When the couple moved into this house in the mid-1950s, Mrs. Martin listed her profession as “teacher” in the city directory, but Johnson C. Smith yearbooks in the 1950s listed her as “assistant bookkeeper” at the University — a profession in keeping with her early employment on Wall Street. Her funeral program indicated that she also worked in administration at Barber Scotia College, JCSU’s junior-college “sister institution” in Concord, North Carolina.
Mrs. Martin’s civic involvement included membership in The Links, the national social group for upscale African American women. She also was active in Kappa Alpha Kappa Sorority and in the women’s auxiliary of the black Charlotte Medical Society.
The Martins moved into this house as Mrs. Martin neared retirement. She passed away only three years later in 1959.
Dr. Martin subsequently remarried, to Erma L. Martin, who continued to live here after his death in 1980.
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In the 1950s – 1960s, dentists seem to have been some of the most architecturally progressive members of Charlotte’s African American leadership. Dr. Martin’s neighbor and kinsman Dr. Reginald Hawkins’ house at 1703 Madison Avenue is also a notable example of Modernistic Ranch style design. Fellow dentist Dr. Spurgeon Webber, Jr., went on to commission an architect-designed house in the Hyde Park neighborhood further out Beatties Ford Road.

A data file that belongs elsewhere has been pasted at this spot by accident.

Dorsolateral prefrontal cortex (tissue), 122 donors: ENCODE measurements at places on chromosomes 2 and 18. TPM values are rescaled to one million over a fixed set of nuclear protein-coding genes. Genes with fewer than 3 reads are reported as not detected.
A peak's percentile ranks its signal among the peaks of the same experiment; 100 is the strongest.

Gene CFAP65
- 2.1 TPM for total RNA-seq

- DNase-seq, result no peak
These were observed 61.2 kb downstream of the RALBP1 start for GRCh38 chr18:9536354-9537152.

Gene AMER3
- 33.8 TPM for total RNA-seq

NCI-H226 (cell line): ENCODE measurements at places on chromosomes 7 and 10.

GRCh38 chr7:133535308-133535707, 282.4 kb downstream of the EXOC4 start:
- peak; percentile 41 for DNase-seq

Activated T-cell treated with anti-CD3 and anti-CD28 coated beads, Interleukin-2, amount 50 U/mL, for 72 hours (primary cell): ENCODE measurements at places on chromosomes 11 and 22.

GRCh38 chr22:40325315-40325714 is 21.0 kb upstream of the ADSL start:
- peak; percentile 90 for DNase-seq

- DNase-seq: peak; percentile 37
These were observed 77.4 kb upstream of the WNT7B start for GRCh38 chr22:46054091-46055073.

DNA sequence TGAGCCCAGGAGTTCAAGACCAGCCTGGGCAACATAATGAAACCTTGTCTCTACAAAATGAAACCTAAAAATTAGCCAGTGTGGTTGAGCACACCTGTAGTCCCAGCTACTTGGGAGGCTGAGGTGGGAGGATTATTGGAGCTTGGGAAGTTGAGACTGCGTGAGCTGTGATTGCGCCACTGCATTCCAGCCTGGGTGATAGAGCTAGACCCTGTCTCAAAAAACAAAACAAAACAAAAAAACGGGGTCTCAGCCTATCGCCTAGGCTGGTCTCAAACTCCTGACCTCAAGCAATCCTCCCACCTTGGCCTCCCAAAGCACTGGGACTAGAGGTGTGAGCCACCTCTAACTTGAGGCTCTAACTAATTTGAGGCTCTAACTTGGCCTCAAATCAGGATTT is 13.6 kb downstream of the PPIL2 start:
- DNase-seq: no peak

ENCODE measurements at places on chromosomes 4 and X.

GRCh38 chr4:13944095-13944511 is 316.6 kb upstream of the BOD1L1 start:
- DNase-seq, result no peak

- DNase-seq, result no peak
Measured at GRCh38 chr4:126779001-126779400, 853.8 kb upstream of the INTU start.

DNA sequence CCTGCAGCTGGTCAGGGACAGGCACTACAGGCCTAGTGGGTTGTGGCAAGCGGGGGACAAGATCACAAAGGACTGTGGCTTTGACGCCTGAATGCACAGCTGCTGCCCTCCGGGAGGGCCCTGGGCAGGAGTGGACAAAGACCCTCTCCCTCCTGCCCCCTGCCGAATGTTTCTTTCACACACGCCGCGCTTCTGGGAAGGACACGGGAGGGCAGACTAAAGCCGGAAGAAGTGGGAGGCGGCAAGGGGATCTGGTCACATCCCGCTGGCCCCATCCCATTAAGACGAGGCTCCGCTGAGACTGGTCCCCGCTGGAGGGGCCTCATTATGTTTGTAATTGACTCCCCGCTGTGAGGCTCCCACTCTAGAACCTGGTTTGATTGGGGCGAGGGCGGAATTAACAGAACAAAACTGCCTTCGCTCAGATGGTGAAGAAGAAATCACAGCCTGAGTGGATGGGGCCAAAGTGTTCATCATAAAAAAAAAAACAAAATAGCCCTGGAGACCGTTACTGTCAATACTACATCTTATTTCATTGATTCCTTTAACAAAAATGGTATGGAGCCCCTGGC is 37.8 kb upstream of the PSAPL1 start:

Ranch style house, one-story tall in red brick. Its Modernistic architectural details make it one of the most sophisticated designs in McCrorey Heights. It sits at a slight angle on a rise above the intersection of Creek Street and Van Buren Avenue. There is a main hip-roofed block and a smaller hip-roofed east side wing, both sheathed in extra-long “Roman” bricks, plus a projecting front hip-roofed wing sheathed in stone. There is a prominent chimney, an architectural sign of a welcoming hearth within. Front windows are unusually large, extending from floor to ceiling. A two-vehicle metal carport makes an “L” at the rear, facing Creek Street.
Note that dwellings exist only on this north side of Van Buren Avenue. Houses on the south side were demolished or moved about 1968 to allow construction of the Northwest (Brookshire) Freeway. Today the Freeway’s tree-covered embankment rises above the Avenue.
Date issued: October 7, 1955
Owner: Dr. & Mrs. J.D. Martin
Contractor: Ross Supply Co
Other permit info: Build residence
First appeared in city directory
1957 – J. Dwight Martin & Ruby B.
He: Dentist at 417 1/2 E 2nd.
1982 city directory — Mrs. Erma L. Martin
Golden Bull yearbook, JCSU, 1948. On-line at: https://archive.org/stream/goldenbull1948john/goldenbull1948john_djvu.txt
Golden Bull yearbook, JCSU, 1950. On-line at:https://archive.org/stream/goldenbull1950john/goldenbull1950john_djvu.txt
Wynn v Trustees of Charlotte Community College System. 122 S.E.2d 404 (N.C. 1961). On-line at: https://www.courtlistener.com/opinion/1336914/wynn-v-trustees-of-charlotte-community-college-sys/
“NAACP Sets Meet Sunday,” Charlotte Observer, November 26, 1955.
“Carver College Suit Goes Before Judge Sharp Today,” Charlotte Observer, May 31, 1961.
“Carver College Suit Dismissed,” Charlotte Observer, June 1, 1961.
“Negro Students Shy Away from Central Piedmont College,” Charlotte Observer, March 3, 1968.
Hawkins, Catherine, with Lorena Hawkins and Darnell Ivory, oral history interview by Tom Hanchett, October 17, 2017, transcript in Hanchett’s possession.
Martin, Ruby, funeral program in the Obituary Project notebooks, African American Genealogy Interest Group collection, Robinson-Spangler Carolina Room, Charlotte Mecklenburg Library. Martin_Ruby
James Dwight Martin death notice, Charlotte Observer, July 14, 1980.